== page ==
U.S. and Chinese negotiators are continuing to discuss possible solutions. If no agreement is brokered, the White House has said it would impose new U.S. tariffs on more than $160 billion in new Chinese imports after Dec. 15. A number of companies have signaled that they are holding back on new investments until they see how the situation is resolved.

But the uncertainty doesn't appear to have slowed hiring much in recent months. The U.S. economy added an average of 205,000 jobs per month from September through November, a very healthy clip.

"What a way to end the year," said Julia Pollak, an economist at ZipRecruiter, an online employment marketplace. "The overwhelming takeaway from the whole year, and indeed the past nine years, is that job growth has been remarkably stable and steady."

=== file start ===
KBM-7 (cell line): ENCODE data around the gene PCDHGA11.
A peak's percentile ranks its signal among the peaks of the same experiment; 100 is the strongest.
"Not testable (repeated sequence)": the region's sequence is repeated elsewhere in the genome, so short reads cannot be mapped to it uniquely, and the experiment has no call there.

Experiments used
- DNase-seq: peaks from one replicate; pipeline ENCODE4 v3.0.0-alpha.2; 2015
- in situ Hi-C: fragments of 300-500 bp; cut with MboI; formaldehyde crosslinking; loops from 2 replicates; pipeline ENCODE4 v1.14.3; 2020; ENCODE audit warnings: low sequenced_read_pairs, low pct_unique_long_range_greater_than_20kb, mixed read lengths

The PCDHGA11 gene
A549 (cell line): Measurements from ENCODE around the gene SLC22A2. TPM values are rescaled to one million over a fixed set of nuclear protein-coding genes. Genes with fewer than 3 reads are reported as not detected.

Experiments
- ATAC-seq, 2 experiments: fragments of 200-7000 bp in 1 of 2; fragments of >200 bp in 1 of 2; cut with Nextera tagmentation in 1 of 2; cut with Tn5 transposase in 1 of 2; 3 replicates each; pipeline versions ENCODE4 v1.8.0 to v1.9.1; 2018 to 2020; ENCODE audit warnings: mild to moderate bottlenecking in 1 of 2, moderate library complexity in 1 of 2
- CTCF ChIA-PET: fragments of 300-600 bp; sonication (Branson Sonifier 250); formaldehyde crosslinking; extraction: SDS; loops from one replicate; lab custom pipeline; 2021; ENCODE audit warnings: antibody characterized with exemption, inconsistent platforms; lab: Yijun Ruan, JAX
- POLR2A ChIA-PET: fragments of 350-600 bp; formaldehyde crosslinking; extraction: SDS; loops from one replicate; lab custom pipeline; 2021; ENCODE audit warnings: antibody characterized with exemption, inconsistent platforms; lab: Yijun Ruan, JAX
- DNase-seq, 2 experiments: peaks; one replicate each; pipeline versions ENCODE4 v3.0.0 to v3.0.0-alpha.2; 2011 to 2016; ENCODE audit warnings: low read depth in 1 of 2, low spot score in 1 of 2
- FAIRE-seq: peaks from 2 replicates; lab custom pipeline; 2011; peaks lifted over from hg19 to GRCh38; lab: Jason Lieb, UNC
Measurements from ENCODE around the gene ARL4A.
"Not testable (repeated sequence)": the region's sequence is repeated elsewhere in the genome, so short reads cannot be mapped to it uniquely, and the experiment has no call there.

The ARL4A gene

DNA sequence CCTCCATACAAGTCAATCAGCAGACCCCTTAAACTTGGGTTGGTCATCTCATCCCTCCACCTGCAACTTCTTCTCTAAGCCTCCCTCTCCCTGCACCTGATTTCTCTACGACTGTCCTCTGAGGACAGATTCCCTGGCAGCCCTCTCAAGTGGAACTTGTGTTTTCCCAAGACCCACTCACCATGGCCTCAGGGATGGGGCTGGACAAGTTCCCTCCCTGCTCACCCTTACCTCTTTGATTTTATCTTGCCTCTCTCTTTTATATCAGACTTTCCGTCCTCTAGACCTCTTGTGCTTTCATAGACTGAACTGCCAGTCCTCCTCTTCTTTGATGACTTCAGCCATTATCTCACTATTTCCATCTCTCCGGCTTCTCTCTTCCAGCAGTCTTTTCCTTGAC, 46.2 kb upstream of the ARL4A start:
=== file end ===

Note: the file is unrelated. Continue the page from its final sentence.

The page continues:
In the near term, it's easier for employers to invest in hiring workers than it may be to, say, build a new factory during a protracted trade war, said Mark Hamrick, senior economic analyst at Bankrate.com.

"If you're going to build a structure, that's a substantial commitment," Hamrick said. "The good news for employers, and the bad news for workers, is that most employees have virtually no job security, so that does provide employers a bit more flexibility."

Analysts remain puzzled, though, why wages haven't picked up faster at a time when the labor market remains so tight. Typically, companies pay workers more when the unemployment rate is low to prevent people from switching jobs. Over the past 12 months, average hourly earnings have risen by 3.1%, slightly up from an increase of 3% reported last month.